When it comes to sex offenders, there are a lot of misconceptions about how long they have to register for their crimes. Some people believe that sex offenders are required to register for life, while others assume that the registration period is only a few years.
In reality, the length of time that a sex offender has to register depends on the severity of their crime and individual state laws. In this blog post, we’ll break down the specifics of sex offender registration timelines and what you need to know if you’re affected.
If you are unsure of your rights, call Wasatch Defense Lawyers or use our online contact form request for help from a top sex crimes lawyer.
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- Sex Offender Registry for 10 years
- Lifetime Sex Offender Registration
- Sex Offenders FAQ
- Top Criminal Defense Lawyer in Utah
For the following convictions*, offenders must register for 10 years following the date of termination of the sentence**:
- Unlawful Sexual Activity with a Minor
- Unlawful Sexual Conduct with a 16-Year Old or 17-Year Old
- Forcible Sexual Abuse
- Lewdness (4 convictions required for registration)
- Sexual Battery (4 convictions required for registration)
- Lewdness Involving a Child
- Aggravated Human Trafficking
- Custodial Sexual Relations (if victim was under 18 years of age)
- Sexual Exploitation of a Vulnerable Adult
- Sexual abuse of a minor
- Attempting, soliciting, or conspiring to commit any felony offense listed above (or in the “life” list below)
**Two separate convictions of any of the above = lifetime sex offender registration
- For the following convictions, an offender must register for life*:
- Child Kidnapping
- Aggravated Kidnapping
- Enticing a Minor
- Rape of a Child
- Object Rape
- Object Rape of a Child
- Forcible Sodomy
- Sodomy on a Child
- Sexual Abuse of a Child or Aggravated Sexual Abuse of a Child
- Aggravated Sexual Assault
- Sexual Exploitation of a Minor
- Aggravated Exploitation of Prostitution
*Depending on the sentencing date, the registration length of any of these might only be 10 years for an individual (for those sentenced before laws changed).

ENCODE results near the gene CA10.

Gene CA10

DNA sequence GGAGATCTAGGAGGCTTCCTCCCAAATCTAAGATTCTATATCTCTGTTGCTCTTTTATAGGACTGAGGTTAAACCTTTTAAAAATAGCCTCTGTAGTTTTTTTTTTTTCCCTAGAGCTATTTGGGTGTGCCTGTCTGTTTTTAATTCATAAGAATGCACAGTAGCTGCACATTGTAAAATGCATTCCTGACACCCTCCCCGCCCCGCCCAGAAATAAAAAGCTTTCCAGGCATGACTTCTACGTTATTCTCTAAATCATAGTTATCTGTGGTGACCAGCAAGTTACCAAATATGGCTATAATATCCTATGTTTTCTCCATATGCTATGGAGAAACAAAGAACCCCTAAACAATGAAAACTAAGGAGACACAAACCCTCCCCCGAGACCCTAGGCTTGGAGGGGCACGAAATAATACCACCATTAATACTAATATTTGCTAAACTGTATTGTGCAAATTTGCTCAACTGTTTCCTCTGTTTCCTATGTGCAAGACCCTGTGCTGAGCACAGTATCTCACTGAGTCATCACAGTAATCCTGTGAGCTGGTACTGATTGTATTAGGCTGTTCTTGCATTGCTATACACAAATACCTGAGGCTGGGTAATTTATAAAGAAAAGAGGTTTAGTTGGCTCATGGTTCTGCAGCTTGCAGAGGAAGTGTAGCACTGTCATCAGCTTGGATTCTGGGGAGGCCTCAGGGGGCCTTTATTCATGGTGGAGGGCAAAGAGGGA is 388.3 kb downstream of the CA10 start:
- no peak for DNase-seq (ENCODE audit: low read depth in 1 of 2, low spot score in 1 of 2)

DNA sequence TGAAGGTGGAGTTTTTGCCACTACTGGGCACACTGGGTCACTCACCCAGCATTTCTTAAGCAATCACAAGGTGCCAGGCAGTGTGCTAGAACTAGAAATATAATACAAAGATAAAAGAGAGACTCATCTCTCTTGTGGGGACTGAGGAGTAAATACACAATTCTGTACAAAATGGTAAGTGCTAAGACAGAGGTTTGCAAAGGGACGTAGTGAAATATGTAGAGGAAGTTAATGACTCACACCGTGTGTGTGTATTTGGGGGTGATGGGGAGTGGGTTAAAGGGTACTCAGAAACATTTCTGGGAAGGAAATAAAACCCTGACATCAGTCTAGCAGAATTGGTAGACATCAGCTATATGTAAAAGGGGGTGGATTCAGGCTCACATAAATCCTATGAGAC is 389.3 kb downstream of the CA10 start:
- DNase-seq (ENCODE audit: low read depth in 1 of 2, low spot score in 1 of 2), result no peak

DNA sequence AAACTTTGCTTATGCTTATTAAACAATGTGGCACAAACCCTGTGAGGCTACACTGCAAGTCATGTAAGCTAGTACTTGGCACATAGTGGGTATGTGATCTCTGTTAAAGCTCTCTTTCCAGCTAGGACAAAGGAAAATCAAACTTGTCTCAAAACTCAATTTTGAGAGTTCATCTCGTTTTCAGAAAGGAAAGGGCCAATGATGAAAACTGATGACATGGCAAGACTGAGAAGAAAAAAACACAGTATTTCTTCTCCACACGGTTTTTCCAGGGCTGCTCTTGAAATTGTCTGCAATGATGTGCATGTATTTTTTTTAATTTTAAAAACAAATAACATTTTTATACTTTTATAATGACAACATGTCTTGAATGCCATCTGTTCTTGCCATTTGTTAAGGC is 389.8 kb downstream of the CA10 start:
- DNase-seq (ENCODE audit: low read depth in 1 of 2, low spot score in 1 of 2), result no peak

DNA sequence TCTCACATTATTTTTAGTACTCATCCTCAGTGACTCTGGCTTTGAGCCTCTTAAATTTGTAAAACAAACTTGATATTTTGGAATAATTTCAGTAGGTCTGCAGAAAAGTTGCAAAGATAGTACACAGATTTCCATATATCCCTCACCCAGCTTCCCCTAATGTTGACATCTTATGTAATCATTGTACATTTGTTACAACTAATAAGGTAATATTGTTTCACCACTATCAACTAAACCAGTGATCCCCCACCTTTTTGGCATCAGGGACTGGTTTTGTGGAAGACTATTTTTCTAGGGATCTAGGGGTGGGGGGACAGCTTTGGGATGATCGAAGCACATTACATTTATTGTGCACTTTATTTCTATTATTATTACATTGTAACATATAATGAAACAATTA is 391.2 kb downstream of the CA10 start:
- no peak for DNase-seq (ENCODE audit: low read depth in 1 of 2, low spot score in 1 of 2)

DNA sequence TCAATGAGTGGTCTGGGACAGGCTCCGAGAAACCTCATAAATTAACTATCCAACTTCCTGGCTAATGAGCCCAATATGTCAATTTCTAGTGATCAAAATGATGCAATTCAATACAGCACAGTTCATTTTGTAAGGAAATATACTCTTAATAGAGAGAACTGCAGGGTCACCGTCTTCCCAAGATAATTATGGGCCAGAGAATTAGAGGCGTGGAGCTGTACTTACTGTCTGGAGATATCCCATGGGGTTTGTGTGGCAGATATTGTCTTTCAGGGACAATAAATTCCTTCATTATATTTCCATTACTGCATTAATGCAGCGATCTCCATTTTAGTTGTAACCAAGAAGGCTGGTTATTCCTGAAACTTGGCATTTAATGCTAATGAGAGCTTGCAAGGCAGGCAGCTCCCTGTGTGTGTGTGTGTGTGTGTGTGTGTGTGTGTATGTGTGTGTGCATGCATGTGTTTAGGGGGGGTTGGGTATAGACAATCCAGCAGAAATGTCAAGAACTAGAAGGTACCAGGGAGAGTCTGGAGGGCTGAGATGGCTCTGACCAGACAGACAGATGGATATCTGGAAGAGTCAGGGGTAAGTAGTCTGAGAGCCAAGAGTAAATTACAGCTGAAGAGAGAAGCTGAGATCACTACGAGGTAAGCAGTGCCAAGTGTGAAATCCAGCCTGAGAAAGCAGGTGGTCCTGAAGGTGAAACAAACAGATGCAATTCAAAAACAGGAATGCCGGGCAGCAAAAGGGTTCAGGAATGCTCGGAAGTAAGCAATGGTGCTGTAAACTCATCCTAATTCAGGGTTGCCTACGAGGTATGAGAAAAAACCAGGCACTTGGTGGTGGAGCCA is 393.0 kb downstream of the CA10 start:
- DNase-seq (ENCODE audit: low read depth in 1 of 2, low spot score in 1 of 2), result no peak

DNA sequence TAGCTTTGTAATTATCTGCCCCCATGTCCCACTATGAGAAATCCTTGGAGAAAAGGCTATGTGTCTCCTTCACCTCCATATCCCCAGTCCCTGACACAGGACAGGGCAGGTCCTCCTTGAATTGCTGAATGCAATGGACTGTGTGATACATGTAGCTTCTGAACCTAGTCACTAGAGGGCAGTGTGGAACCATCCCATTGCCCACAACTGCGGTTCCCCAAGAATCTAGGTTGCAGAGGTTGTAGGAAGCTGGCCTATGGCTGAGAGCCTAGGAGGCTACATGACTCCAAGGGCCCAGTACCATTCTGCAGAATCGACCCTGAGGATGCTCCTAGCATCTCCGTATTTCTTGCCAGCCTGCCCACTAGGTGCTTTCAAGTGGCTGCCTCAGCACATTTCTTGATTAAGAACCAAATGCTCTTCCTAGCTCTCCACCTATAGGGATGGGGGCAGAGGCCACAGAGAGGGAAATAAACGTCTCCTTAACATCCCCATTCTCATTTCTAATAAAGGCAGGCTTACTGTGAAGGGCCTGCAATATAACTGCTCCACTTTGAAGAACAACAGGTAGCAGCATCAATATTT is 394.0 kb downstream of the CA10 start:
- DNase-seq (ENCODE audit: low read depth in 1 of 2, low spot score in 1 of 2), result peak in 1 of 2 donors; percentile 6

If you would like additional information about Sex Offenders Register Utah or would like to schedule a FREE Legal Case Review, contact the Wasatch Defense Lawyers in Salt Lake City, Utah
Sex Offenders FAQ
What Can Sex Offenders Not Do in the State of Utah?
- Public parks
- Licensed preschools or daycare facilities
- Public playgrounds
- Public swimming pools open to the public
- Private or public elementary or high schools (outside the grounds of a correctional facility)
- Move to a new address without informing their supervisory authority
- Change jobs without informing their supervisory authority
- Work, reside, or pass through or near the designated child safety zones
- Communicate with minor children under 17 years old
- Have pornography or certain other sex-based materials in their possession
- Communicate with the victims of their sex crimes
- Leaving their county of residence without informing their supervisory authority
- Drinking alcohol or using drugs.
- Failing to report any notable changes to their supervisory authority
- Failing to maintain an appropriate standard of living, including
- Steady employment
- Acceptable living arrangement
- Participation in therapy or a 12-step recovery program
Do Registered Sex Offenders Have To Tell Their Neighbors?
Are You a Sex Offender for Life?
Can a Sex Offender Have a Phone?
What Is the Highest Tier of Sex Offender?
How Do You Get a Sex Offender off Your Record?
Can You Marry a Sex Offender?
What Are the Different Levels of Sex Offenders in Utah?
Sex offenders who are required to be entered into the Utah sex offender registry are judged to present one of three levels of risk to public safety:
Level One: These are convicted people who have been determined to present the lowest risk of committing a repeat offense. They must register with their county sheriff.
Level Two: Offenders assessed as Level Two are found to be a moderate risk to the public as repeat offenders. They must register with the county sheriff’s department. The sheriff will provide notifications at schools, residences, community organizations, and with the offender’s employer.
Level Three: These are people deemed to be at the highest risk of a repeat offense. Entry in the sex offender registry is required. Nearby neighborhoods will be notified that you now live in the area. Flyers with your photo, ID, address and criminal background will be distributed to residences, schools, community organizations, and the offender’s employer. Press releases will go out to local TV stations and newspapers informing the public of the offender’s residency in the area.
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It’s important to understand the registration requirements for your state. Once you know how long your sentence will be, it’s important to understand other requirements as well, such as being prohibited from living near schools or daycares.